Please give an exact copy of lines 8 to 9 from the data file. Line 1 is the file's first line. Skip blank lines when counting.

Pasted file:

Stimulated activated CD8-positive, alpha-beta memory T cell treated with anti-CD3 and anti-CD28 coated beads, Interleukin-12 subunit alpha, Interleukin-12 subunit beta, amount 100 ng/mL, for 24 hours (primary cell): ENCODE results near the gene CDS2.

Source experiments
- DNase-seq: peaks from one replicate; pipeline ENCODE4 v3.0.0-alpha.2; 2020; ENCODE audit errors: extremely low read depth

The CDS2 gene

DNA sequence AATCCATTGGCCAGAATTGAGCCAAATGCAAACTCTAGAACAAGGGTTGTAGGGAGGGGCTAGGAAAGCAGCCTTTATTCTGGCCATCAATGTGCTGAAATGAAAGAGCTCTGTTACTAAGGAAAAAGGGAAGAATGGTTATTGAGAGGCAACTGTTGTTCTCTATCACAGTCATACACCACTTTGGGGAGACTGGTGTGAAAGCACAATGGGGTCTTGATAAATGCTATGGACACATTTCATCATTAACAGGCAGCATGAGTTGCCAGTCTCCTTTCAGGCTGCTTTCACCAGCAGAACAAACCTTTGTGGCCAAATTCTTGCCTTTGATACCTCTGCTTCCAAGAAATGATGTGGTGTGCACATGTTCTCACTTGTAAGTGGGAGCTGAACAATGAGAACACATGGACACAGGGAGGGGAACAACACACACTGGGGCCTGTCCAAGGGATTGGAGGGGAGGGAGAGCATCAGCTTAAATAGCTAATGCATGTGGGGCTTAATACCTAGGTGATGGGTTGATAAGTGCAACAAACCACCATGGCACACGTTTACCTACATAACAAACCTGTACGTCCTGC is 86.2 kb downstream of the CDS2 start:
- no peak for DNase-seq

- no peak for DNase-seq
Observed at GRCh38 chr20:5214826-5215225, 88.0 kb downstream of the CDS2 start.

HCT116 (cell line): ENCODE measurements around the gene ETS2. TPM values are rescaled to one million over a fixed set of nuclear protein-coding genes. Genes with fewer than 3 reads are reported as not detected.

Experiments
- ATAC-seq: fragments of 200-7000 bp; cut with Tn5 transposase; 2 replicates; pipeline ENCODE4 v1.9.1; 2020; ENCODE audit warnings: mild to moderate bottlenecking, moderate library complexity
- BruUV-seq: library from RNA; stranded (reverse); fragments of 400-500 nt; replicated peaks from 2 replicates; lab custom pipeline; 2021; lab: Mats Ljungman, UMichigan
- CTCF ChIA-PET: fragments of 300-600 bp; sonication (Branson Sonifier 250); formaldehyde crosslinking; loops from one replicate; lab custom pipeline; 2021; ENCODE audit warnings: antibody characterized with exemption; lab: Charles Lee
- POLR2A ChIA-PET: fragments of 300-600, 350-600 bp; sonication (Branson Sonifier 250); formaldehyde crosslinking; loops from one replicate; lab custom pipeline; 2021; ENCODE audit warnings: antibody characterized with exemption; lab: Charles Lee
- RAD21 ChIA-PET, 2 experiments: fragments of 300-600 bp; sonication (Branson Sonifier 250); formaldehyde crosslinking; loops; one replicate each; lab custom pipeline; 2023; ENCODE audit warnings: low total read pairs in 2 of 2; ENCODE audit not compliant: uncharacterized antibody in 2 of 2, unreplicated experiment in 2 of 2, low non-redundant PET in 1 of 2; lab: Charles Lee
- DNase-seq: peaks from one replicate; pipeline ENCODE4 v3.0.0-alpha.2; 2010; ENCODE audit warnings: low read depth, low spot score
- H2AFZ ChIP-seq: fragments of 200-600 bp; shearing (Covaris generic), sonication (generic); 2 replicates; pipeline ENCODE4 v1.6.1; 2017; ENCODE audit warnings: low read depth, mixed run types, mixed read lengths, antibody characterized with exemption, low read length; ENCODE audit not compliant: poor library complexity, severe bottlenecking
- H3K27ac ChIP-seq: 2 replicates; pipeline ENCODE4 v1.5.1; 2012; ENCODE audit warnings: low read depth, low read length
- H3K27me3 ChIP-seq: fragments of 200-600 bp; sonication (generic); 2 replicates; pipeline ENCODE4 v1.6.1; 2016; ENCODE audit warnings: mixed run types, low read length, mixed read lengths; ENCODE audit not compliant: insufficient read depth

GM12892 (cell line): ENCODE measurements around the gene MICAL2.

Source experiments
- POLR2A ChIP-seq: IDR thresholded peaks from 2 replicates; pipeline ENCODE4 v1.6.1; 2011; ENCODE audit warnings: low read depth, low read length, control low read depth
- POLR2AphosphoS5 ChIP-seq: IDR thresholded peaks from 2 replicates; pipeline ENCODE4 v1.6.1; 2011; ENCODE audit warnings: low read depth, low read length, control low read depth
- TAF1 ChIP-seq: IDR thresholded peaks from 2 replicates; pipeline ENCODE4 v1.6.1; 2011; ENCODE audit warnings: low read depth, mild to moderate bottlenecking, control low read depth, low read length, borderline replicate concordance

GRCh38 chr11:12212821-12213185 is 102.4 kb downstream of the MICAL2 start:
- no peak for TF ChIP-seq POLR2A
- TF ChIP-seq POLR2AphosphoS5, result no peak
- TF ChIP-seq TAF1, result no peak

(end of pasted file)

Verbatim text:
Observed at GRCh38 chr20:5214826-5215225, 88.0 kb downstream of the CDS2 start.

HCT116 (cell line): ENCODE measurements around the gene ETS2. TPM values are rescaled to one million over a fixed set of nuclear protein-coding genes. Genes with fewer than 3 reads are reported as not detected.